To structure or not to structure, that is the question

To structure or not to structure, that is the question

The people I mix with have got somewhat bored with, and no longer wish to think about or discuss church structure. That’s rather a shame as I believe it’s important and perhaps seminal to the current time and the cultural collapse.

If pressed into a debate they say that it doesn’t matter what form of ecclesiology the ‘local’ church takes as long as we love God. The problem I have with this train of thought, the sentiment of which I understand, is that tradition and form often has a huge molding effect on our thinking and thus our actions. And as we know, wrong thinking leads to wrong actions, and wrong principals to wrong values.

There are also those who constantly plead for a return to New Testament church practice, as if we know precisely how it was organised, and even if we did, are we going to avoid development and live in the past? A problem with this debate is that they don’t distinguish donkeys from Daimlers or a slave based structure from a democratic society. They also seem to overlook the problems experienced by the early church and its practices, much of the New Testament was written to correct such practices and problems.

As I often say to theology students, beavering away on their degrees, with ambitions to take up positions overseeing a local community following their graduation. ‘Hmmm… not quite sure your ideas would work out too smoothly in a church in ancient Corinth; I don’t think I would want to be a leader sorting out those crazy values.’ But idealistic students do tend to have this rosy view of what church life is like, and have very black and white answers on how to deal ‘theologically correctly’ with problems.

So we have this rejection of structure, and as I have stated above, I do have sympathy for this point of view when I see what some ‘structured churches’ are like, or what I would call organised religion, but I don’t believe it’s the structure that is at fault. As human beings we need structure and regularity in our lives even if it is only to remember a basic requirement like cleaning our teeth each day.

If you look at history in general and church history in particular you can see how it ebbs and flows, there will come a time of refreshment, increased knowledge of God, a renewing of horizontal and vertical relationships but then gradually man takes over and it solidifies, stultifies, settles and secularises. This says more about our sinful nature that seeks money, power and sex, than about the structure. Ultimately we can even end up allowing God’s power to corrupt us so that we rule and lord it over people, bringing them under our control rather than into God’s love and freedom. Eventually the organisation or denomination takes on a life of its own, often far removed from Godly values. Power rules and people ask the legitimate question ‘is this how a simple follower of Jesus would act?’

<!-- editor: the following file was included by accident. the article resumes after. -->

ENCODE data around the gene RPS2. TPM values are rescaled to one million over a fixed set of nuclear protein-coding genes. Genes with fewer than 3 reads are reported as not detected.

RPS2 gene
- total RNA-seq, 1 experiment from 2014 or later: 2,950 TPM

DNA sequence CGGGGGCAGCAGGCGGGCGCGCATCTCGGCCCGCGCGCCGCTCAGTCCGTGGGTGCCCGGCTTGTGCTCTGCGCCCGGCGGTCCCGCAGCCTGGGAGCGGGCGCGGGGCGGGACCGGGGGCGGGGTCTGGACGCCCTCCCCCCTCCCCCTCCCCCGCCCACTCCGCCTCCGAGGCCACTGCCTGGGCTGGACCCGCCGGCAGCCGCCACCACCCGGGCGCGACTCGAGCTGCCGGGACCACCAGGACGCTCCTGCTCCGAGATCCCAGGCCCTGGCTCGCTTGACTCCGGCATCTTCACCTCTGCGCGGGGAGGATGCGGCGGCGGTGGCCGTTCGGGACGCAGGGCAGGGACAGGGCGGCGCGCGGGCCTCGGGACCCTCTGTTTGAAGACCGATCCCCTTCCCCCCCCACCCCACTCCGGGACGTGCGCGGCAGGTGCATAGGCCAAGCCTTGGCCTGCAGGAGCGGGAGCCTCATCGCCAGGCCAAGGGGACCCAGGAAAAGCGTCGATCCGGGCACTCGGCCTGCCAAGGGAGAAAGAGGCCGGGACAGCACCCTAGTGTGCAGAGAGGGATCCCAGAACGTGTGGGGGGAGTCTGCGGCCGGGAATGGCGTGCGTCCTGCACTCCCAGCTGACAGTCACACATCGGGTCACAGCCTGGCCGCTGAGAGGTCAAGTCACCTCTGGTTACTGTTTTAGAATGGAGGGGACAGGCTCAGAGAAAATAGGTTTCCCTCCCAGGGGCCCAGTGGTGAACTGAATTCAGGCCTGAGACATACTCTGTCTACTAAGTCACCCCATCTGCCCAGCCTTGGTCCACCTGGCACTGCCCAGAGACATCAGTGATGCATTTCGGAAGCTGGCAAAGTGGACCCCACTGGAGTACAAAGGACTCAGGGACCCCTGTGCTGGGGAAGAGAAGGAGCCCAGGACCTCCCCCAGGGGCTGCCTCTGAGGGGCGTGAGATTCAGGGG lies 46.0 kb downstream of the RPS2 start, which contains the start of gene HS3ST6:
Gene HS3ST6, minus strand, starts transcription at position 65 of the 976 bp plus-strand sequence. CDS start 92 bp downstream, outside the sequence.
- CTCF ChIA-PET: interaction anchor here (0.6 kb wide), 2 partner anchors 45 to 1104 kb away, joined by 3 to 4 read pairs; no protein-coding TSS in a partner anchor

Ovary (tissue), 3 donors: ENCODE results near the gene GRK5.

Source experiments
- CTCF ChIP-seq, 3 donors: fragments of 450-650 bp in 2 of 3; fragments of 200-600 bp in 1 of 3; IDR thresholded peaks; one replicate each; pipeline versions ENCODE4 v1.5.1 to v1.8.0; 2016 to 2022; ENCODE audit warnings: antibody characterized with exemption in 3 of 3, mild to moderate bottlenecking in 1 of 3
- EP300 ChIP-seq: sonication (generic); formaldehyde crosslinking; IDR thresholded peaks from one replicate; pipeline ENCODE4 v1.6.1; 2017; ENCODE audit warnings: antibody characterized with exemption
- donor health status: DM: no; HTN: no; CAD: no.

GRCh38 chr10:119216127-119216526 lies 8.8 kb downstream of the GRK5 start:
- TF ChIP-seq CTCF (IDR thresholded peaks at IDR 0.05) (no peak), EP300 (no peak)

We need to remember the foundational building block which is, Jesus said, ‘I will build my church.’ Perhaps we think that as he has gone away that we should now take up the baton, and when we do that, what a mess we make. This is because we confuse the ‘church’ with the ‘kingdom’. God told us to seek the kingdom and he will build the church. The church is not the kingdom and the kingdom is not the church. The church should be seeking the kingdom, which is so much bigger than the church. We get sidetracked building the church, when actually we should be seeking the kingdom.

The challenge therefore is to be kingdom-minded; here are a couple of quotations which you may find helpful as you take up this challenge;

“The church gets into trouble whenever it thinks it is in the church business rather than the Kingdom business. In the church business, people are concerned with church activities, religious behavior and spiritual things. In the Kingdom business, people are concerned with Kingdom activities, all human behavior and everything God has made, visible and invisible. Church people think about how to get people into the church, kingdom people think about how to get the kingdom into the world.
Church people worry that the world might change the church, Kingdom people work to see the church change the world!” Howard Snyder.

“The Kingdom is a dynamic greater than the church. If you pursue the church you won’t find the Kingdom, but if you pursue the Kingdom you will find the church.” Simon Markham.

Adrian Hawkes
For Adrian’s Blog
W. 860
Editor A. Brookes


About adrian2526

Where to start - Working with Rainbow Churches, Phoenix Community Care, London Training Consortium, Internationally in Norway, Switzerland,France, Kenya, Sri Lanka, Canada - so what else would you like to know?
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